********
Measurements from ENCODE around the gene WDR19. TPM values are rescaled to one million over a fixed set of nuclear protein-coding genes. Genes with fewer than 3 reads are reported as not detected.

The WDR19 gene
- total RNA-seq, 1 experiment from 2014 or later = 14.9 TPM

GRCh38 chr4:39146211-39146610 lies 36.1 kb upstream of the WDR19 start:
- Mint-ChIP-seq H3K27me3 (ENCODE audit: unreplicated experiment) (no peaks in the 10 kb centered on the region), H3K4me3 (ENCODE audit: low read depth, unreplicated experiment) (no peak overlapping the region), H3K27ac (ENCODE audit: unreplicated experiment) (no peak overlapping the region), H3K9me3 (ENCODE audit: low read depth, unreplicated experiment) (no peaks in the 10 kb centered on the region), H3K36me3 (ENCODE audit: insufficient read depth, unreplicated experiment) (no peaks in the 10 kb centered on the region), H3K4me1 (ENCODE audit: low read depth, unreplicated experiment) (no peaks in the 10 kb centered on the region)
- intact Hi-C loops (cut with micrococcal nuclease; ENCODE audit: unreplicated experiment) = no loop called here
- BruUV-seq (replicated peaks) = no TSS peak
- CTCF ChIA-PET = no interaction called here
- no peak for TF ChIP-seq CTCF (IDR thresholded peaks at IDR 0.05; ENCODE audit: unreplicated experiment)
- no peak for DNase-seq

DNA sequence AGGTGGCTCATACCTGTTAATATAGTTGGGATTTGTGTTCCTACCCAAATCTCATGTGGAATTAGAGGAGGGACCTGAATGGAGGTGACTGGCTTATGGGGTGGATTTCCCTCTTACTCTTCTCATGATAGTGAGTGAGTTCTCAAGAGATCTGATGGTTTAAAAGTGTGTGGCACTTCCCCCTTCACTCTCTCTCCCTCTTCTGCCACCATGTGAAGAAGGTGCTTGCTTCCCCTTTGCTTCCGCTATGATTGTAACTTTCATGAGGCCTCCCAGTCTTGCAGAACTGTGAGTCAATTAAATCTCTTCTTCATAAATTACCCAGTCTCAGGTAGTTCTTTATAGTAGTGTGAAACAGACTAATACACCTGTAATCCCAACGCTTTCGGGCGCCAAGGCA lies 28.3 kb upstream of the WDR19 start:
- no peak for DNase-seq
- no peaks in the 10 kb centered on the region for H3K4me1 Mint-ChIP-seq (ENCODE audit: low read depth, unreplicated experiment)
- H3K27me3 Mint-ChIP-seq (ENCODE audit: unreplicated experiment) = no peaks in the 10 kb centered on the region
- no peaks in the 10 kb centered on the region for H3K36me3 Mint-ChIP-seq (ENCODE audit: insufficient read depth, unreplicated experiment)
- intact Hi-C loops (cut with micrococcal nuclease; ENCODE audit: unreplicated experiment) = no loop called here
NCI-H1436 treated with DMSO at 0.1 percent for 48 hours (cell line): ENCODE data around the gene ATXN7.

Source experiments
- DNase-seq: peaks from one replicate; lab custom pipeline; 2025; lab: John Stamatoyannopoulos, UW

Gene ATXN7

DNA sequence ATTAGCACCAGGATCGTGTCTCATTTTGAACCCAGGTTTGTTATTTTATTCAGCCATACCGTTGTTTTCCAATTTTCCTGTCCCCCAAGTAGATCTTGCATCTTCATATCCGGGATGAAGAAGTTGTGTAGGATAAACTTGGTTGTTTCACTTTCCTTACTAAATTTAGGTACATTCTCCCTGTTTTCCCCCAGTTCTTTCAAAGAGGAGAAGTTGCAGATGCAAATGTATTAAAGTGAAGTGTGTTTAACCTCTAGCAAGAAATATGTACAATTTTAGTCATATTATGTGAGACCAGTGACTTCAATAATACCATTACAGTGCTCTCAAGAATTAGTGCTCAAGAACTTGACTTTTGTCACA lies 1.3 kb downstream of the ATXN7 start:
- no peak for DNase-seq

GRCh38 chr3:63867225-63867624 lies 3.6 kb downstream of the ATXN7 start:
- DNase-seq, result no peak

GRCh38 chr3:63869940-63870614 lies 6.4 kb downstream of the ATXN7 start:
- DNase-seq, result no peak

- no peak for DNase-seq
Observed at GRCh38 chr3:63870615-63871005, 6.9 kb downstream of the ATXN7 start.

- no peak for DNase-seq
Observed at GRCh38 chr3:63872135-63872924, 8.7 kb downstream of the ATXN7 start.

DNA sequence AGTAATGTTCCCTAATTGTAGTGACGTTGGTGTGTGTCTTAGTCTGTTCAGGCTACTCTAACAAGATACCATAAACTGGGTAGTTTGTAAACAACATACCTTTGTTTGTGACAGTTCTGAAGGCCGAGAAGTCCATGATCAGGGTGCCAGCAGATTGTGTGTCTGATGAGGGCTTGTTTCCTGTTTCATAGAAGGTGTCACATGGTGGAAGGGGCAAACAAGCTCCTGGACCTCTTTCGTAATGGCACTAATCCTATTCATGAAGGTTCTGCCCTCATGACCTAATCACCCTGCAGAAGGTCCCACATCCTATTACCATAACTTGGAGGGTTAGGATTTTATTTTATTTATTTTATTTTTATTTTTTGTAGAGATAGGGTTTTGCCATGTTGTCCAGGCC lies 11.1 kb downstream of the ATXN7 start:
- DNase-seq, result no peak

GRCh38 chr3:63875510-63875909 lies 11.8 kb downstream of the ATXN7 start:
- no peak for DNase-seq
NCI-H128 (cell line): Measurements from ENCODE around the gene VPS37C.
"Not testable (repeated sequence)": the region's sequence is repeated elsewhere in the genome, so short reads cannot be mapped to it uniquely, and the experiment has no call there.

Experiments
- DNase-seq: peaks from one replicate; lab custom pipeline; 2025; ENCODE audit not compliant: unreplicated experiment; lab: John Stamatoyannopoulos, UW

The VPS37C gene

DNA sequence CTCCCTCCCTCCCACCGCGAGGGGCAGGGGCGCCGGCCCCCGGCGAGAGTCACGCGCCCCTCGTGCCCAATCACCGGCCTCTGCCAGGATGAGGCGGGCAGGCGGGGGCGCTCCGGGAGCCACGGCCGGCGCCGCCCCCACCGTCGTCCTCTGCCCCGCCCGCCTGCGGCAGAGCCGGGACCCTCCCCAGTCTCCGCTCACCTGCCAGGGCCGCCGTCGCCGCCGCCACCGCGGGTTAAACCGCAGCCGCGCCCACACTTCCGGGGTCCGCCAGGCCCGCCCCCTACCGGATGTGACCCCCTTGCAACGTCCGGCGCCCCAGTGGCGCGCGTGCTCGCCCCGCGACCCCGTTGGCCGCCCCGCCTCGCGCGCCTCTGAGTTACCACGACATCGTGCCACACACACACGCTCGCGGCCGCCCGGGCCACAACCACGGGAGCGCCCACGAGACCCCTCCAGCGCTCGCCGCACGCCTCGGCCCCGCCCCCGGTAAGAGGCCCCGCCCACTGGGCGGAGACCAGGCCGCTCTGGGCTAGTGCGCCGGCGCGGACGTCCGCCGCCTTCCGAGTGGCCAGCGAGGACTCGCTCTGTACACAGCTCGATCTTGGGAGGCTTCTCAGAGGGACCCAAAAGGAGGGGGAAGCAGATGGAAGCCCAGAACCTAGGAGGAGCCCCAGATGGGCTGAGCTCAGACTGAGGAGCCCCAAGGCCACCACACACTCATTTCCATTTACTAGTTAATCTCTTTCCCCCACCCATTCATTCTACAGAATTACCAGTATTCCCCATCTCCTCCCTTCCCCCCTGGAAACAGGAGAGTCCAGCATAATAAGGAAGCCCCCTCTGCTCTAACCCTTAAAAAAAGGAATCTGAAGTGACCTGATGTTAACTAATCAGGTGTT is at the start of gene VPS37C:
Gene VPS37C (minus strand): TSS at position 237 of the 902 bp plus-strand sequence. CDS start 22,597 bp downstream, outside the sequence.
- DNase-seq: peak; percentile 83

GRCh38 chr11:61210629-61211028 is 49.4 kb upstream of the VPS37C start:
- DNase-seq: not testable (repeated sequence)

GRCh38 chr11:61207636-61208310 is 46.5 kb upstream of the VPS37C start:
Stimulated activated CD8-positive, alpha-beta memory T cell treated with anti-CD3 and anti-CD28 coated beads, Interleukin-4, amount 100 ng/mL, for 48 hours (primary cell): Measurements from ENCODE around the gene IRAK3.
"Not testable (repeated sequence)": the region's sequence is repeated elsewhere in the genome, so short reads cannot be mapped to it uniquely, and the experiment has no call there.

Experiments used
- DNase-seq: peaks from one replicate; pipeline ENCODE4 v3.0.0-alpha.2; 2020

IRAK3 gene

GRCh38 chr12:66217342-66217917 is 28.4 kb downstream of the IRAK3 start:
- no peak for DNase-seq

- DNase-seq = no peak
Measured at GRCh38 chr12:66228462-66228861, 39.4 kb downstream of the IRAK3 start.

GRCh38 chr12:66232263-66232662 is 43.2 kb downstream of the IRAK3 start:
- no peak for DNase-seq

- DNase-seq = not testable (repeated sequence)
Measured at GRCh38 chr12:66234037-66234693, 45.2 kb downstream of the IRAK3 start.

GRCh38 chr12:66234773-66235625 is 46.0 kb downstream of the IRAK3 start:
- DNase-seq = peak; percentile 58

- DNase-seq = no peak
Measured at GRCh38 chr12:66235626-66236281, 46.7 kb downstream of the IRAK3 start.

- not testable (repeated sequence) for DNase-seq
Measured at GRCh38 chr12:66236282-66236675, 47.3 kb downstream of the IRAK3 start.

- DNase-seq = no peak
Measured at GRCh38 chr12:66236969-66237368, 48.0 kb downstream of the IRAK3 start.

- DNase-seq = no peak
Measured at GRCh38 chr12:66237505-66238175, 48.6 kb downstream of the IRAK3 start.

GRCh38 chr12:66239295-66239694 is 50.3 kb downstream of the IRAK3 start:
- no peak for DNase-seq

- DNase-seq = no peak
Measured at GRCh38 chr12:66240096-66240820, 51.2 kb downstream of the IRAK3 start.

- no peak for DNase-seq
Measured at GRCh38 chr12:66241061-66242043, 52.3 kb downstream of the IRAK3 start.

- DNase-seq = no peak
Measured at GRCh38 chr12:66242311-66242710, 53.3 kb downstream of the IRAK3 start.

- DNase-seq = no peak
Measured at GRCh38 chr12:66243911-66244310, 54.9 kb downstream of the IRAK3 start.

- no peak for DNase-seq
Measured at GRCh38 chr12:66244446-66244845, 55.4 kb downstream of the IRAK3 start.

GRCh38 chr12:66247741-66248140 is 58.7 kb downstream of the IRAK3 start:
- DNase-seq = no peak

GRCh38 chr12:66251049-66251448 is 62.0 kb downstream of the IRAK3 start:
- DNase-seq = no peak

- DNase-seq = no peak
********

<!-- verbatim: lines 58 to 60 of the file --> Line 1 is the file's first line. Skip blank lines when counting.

Measured at GRCh38 chr12:66234037-66234693, 45.2 kb downstream of the IRAK3 start.

GRCh38 chr12:66234773-66235625 is 46.0 kb downstream of the IRAK3 start:
- DNase-seq = peak; percentile 58